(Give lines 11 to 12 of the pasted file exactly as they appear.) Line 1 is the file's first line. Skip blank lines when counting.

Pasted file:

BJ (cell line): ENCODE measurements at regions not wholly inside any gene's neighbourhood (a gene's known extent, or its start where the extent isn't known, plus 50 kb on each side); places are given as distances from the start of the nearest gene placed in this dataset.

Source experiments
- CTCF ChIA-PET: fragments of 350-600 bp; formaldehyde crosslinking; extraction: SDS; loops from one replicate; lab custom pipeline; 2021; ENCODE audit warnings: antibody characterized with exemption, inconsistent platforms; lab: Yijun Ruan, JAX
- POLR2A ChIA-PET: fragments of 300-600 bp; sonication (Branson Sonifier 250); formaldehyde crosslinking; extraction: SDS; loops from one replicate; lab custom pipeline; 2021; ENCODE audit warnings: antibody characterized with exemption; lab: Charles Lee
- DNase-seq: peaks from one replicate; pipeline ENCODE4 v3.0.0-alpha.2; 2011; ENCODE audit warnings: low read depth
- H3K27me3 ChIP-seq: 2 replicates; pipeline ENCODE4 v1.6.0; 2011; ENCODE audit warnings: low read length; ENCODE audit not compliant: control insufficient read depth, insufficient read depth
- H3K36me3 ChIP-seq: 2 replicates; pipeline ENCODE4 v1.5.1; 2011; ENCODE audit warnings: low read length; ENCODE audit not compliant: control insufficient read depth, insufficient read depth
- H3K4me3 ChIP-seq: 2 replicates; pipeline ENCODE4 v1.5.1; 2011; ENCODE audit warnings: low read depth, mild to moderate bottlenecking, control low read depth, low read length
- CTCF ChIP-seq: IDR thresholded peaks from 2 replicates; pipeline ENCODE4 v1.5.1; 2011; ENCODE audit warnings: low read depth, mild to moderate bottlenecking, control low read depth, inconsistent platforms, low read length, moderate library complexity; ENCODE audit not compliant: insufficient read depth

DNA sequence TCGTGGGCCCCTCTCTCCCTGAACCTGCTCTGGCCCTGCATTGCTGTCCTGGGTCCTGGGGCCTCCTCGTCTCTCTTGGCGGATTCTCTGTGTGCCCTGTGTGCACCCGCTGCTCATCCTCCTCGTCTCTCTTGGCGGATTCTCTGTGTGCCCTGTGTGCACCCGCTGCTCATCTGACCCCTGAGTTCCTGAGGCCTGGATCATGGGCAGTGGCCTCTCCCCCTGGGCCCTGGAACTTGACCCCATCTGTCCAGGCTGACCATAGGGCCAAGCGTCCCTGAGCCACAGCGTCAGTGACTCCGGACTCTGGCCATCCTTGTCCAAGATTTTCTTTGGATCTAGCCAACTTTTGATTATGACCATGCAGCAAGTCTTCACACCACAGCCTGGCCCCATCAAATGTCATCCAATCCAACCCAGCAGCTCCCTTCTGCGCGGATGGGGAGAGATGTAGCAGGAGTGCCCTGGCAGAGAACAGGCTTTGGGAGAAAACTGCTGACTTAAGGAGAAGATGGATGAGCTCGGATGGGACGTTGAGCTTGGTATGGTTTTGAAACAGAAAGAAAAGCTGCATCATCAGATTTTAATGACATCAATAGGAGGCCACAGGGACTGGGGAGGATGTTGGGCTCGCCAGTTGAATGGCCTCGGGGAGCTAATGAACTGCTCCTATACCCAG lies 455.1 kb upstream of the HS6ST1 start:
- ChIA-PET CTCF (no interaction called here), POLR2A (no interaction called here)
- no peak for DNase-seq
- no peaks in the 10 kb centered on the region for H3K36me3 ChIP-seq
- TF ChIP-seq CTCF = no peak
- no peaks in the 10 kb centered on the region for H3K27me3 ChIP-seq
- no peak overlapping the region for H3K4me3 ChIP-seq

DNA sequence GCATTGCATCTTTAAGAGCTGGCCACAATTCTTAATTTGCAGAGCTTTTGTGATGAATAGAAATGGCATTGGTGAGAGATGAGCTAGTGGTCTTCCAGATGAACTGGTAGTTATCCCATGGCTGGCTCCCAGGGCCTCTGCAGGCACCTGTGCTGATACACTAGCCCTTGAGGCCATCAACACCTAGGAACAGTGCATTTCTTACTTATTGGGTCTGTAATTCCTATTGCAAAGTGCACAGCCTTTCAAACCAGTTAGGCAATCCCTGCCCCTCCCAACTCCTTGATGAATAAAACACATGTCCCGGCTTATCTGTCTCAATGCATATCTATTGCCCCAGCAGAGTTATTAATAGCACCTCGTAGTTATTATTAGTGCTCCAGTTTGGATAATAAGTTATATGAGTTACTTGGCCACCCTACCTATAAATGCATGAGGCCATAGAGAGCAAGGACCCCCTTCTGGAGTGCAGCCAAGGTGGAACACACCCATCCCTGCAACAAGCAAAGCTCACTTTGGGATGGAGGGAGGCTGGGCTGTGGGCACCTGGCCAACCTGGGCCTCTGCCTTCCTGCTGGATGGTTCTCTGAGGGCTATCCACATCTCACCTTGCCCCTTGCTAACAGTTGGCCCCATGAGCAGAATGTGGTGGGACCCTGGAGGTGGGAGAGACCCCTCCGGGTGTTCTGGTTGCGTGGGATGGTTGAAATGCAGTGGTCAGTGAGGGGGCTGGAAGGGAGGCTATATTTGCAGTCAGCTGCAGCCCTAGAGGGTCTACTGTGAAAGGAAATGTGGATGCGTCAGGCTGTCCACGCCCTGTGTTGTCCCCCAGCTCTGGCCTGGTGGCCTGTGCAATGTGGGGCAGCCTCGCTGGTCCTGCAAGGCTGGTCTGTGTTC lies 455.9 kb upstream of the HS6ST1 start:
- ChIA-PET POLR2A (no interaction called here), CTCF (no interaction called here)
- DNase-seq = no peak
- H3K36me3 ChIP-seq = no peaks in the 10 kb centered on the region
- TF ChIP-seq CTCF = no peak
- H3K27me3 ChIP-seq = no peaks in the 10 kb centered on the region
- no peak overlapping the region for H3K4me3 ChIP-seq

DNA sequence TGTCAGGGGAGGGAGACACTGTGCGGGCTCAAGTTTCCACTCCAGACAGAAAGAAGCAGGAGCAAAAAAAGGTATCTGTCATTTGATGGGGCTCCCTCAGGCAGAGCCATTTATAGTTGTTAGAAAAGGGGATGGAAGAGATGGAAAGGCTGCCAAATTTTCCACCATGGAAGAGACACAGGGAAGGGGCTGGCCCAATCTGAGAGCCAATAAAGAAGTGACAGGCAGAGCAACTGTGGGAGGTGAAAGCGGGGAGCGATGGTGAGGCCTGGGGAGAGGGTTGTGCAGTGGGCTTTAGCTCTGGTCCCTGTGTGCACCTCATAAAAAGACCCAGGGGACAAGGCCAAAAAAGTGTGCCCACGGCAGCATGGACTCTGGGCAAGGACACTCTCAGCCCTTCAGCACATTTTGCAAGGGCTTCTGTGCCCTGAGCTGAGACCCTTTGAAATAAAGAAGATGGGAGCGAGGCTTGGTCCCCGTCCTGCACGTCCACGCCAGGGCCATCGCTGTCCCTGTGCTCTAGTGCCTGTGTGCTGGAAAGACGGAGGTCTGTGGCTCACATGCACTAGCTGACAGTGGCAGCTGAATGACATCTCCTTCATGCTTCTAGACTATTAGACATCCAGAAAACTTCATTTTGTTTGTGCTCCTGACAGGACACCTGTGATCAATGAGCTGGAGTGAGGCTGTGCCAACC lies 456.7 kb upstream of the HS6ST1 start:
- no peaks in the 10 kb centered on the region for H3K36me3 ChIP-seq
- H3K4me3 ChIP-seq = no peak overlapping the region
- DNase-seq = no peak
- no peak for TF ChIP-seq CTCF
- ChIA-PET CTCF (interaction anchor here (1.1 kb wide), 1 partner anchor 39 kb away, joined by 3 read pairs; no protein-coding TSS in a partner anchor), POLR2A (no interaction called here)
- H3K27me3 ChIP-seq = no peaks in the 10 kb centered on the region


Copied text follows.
- ChIA-PET CTCF (no interaction called here), POLR2A (no interaction called here)
- no peak for DNase-seq